This paper pays special attention to three kinds of organizational or individual actors (foreign actors, environmental policy sponsors and an industrial policy community), and to the three streams of policy, problem and politics in the parts of the Japanese policy process affected by foreign pressure. Foreign actors play the roles of policy specialists, problem pointers and political activists when they exert pressure. These actors are assisted by environmental policy sponsors, the domestic actors who support foreign pressure for their own reasons. Whether foreign pressure will bring about a policy change also depends on the autonomy of an industrial policy community, which consists of the industry under pressure and the relevant government ministry. Using the three-actor/three-stream model, this case study describes the policy process leading up to Japan’s ban on imports of African elephant ivory in 1989 and tests several hypotheses drawn from the literature on political science and international relations. The conclusion of this paper is that the combination of NGO activity under the CITES regime and policy community fragmentation led to Japan’s acceptance of a ban on ivory imports. It also argues that foreign pressure can lead to a policy change even without powerful environmental policy sponsors at home.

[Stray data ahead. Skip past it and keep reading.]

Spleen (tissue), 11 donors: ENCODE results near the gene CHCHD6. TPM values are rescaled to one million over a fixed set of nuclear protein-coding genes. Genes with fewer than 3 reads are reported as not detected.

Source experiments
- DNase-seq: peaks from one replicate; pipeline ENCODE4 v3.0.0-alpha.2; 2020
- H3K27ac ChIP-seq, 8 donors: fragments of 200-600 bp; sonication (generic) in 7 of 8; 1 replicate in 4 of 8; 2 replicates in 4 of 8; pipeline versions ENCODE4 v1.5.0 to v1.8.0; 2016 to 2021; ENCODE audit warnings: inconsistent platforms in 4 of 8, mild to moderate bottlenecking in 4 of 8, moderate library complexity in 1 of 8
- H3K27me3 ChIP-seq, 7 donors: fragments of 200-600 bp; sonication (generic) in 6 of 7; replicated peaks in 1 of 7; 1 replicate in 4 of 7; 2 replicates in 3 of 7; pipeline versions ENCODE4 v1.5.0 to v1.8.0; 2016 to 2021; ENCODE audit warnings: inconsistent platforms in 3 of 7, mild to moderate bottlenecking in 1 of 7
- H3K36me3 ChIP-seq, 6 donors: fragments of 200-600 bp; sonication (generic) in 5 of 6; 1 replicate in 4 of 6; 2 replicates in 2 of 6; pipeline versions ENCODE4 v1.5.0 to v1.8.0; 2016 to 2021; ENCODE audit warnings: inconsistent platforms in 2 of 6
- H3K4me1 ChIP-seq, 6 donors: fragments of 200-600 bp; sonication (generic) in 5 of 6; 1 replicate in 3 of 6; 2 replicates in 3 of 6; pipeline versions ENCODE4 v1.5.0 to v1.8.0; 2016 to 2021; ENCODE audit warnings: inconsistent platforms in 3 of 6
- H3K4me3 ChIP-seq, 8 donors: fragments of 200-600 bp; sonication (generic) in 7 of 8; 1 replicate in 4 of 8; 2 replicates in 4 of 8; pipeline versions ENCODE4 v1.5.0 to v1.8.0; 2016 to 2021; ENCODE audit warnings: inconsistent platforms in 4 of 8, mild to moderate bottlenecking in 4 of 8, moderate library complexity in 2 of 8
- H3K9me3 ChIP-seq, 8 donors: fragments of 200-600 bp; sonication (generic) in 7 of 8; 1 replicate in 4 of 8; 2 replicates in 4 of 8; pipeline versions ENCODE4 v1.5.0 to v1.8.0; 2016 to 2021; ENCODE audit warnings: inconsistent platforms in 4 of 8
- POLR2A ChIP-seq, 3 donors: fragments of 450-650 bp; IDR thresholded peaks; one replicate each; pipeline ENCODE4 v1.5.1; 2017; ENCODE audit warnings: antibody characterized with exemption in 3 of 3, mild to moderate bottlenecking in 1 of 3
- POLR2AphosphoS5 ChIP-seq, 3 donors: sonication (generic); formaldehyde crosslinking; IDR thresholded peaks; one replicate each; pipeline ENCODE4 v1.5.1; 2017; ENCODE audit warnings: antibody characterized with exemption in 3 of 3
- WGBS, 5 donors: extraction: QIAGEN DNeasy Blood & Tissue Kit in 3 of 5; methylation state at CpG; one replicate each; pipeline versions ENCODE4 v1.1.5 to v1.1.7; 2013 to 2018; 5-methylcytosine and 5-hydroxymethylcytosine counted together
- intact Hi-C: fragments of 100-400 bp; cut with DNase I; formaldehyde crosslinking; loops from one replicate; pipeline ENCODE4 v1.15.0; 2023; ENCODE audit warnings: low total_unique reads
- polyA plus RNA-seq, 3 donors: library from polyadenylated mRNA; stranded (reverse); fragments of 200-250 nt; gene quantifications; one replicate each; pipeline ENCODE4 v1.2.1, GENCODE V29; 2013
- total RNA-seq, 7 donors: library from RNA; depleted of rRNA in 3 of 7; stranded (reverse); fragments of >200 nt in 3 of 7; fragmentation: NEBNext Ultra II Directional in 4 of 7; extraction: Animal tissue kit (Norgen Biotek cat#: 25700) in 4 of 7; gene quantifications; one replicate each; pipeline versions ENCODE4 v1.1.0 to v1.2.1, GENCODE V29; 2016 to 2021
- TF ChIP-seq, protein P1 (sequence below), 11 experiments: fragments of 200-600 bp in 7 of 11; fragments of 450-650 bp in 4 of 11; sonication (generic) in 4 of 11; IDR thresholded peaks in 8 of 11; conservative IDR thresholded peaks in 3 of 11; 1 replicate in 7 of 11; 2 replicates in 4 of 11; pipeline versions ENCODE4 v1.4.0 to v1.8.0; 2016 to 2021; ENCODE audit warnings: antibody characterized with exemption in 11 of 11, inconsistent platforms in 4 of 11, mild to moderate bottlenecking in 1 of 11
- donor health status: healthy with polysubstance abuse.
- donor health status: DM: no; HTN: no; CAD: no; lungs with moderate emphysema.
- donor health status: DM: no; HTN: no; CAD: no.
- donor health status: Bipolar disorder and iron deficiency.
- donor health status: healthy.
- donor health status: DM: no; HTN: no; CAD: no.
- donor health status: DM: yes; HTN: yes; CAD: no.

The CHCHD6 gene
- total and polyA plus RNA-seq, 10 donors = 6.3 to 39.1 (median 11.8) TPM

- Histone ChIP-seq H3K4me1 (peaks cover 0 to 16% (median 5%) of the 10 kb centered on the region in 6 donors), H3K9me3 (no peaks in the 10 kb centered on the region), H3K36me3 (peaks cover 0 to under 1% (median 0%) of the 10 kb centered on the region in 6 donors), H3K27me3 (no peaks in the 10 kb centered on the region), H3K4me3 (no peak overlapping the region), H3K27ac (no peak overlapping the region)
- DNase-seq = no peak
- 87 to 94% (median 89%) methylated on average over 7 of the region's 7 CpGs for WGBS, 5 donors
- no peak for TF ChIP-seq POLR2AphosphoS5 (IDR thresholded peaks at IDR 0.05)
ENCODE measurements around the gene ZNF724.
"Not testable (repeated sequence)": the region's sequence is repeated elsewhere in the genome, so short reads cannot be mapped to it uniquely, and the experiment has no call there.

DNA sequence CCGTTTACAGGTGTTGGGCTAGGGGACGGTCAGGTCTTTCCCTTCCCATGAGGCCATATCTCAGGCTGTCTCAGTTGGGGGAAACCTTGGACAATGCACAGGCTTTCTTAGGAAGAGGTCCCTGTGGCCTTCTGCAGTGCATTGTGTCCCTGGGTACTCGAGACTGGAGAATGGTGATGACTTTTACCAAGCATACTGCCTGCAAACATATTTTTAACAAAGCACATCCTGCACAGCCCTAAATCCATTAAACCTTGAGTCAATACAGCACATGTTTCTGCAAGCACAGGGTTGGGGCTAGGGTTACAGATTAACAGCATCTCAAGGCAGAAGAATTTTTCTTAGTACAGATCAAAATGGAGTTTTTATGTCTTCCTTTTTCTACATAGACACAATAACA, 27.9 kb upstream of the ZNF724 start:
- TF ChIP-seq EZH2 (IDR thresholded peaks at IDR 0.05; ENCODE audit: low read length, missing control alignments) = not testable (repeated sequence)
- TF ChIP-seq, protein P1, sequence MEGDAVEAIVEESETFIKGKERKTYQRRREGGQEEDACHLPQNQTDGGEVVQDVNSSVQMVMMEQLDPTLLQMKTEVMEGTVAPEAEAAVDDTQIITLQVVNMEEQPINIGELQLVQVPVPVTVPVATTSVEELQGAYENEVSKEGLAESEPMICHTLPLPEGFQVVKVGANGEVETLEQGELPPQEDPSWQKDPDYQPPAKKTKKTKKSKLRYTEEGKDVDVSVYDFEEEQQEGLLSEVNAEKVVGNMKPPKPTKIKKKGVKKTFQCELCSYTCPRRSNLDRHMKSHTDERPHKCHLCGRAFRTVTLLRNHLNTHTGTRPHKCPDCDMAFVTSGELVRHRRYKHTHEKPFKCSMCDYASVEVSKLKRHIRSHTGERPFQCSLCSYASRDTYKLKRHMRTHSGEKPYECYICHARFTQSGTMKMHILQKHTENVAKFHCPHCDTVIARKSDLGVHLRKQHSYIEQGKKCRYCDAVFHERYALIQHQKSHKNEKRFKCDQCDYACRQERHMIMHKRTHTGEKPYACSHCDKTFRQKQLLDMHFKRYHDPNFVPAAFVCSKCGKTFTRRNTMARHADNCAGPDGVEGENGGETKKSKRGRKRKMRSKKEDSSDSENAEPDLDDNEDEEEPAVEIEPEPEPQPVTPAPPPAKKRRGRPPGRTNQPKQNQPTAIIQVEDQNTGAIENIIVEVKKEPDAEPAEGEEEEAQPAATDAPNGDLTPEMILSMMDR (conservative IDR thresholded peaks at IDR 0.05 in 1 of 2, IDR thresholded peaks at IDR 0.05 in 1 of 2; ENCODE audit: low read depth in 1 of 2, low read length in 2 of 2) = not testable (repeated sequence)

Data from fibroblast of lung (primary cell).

- Foreign pressure
- Policy change
- The policy process
- Three actors and three streams
ASJC Scopus subject areas
- Cultural Studies
- Sociology and Political Science